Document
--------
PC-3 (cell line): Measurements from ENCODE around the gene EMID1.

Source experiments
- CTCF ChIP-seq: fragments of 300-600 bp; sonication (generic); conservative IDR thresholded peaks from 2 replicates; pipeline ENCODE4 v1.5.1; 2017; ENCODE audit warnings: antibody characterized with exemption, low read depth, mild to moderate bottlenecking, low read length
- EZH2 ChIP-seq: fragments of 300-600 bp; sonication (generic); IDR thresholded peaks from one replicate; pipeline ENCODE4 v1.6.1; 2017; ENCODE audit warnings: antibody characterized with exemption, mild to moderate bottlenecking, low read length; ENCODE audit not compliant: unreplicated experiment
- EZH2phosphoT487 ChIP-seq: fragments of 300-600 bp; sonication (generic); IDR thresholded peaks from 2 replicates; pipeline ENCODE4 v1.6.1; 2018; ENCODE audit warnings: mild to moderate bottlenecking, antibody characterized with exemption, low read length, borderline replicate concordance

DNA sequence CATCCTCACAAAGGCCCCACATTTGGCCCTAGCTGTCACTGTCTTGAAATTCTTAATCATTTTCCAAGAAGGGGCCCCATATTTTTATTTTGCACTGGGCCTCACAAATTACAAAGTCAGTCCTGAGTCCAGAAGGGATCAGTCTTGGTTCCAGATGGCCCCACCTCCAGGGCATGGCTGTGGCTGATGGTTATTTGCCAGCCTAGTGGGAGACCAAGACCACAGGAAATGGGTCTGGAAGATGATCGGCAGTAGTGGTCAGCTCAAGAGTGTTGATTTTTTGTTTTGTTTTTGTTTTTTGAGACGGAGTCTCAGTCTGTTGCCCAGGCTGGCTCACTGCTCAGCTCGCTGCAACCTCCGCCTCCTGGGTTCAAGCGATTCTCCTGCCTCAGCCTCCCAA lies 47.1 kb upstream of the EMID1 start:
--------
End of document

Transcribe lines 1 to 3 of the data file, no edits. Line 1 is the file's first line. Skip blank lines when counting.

PC-3 (cell line): Measurements from ENCODE around the gene EMID1.

Source experiments
- CTCF ChIP-seq: fragments of 300-600 bp; sonication (generic); conservative IDR thresholded peaks from 2 replicates; pipeline ENCODE4 v1.5.1; 2017; ENCODE audit warnings: antibody characterized with exemption, low read depth, mild to moderate bottlenecking, low read length